Now, we finally come to "no table orders and food served in disposable wrapping or containers", which technically seem to separate the actual restaurants from the "fast-food joints" that the law is trying to stop from opening new locations. But don't worry, McDonald's and Burger Kings, they're both easy to step around.

"no table orders": Okay, so you have to be able to take orders at a table in order to qualify as a true "restaurant"? Note that the law doesn't even say anyone has to be SITTING at a table. The table area is just the place where all orders have to be taken in order to qualify. Rather, at least ONE order has to be taken from a table to simply NOT fall into the category of "no table orders". So how do you side-step this one?

Put a table over the counters. It doesn't matter if there's one long table placed over the entire counter, or a cheap IKEA table draped right on top of each counter segment with the cash register placed on top and your McJob cashier/waitstaff standing at the "table". You can even place a small table in front of the drive-thru speaker and one in front of the pay window and pick-up window. "Thank you, please drive to the next TABLE." Voila - you're taking table orders and you can move right in with a new location!

"food served in disposable wrapping or containers": Okay, I have to start off with the obvious jab that everything used to serve food is disposable (in the definition that everything is "able to be disposed of"). A restaurant can give you your burger on a plate, but a plate is just as disposable as a paper lining you'd find wrapped around a McDonald's cheeseburger. For the sake of argument, I will admit that one definition of "disposable" means "INTENDED to be disposed of". I guess McDonald's could just print pictures on all wrappers and containers and call them "collectible" and you can complete the set - that would insinuate that they should NOT be disposed of, but rather collected for some reason. You'd think that the real clencher here is that McDonald's food is wrapped or put into containers (while a restaurant will not wrap food it's serving to you), which means it's just fast-food that this clause affects. To be fair, any legit restaurant will let you place a to-go order and all of that food will be in disposable wrapping or containers! It doesn't say that food is ONLY served in disposable wrapping/containers, right? Which means that any restaurant willing to place a to-go order or let you take food home in a doggy-bag is going to be banned. Once more, this clause of the ban would apply to ALL FOOD BUSINESSES (except those snooty enough to deny you eating their food anywhere other than their restaurant).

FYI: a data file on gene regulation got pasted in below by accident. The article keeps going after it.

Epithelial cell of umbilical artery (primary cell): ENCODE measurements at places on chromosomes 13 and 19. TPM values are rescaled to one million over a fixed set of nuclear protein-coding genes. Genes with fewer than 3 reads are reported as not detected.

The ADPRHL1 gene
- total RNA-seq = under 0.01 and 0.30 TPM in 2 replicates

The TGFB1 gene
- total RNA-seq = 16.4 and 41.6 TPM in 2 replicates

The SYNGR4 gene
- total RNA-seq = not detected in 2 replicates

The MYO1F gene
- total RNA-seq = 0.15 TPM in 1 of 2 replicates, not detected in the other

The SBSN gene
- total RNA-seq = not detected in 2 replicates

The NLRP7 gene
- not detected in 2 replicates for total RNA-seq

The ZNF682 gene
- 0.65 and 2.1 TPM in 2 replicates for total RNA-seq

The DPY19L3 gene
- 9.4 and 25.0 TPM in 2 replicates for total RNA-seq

So really, all it comes down to is whether or not you'll ever take a food order from a table. All other pieces of this "law" boil down to no food businesses at all being allowed to set up shop in South L.A. (other than those wacky/insane exceptions). Any fast-food place would be able to open up shop as long as they stick a table somewhere and let someone order from it, as I've suggested above. Frankly, the law suggests that you must hit ALL of those marks to qualify not being able to open a new location - which means that once you miss the mark on ANY (like taking orders from a table), you've got free reign in South L.A.!

Take that, Los Angeles City Council! Your law is useless and a waste of taxpayer money for all the debate and insanity that must have transpired before you foolishly signed this moratorium into effect.

Don't you agree? Have I missed anything? Can you understand how each piece of this law is vague and moronic? Was my homage to George Carlin acceptable?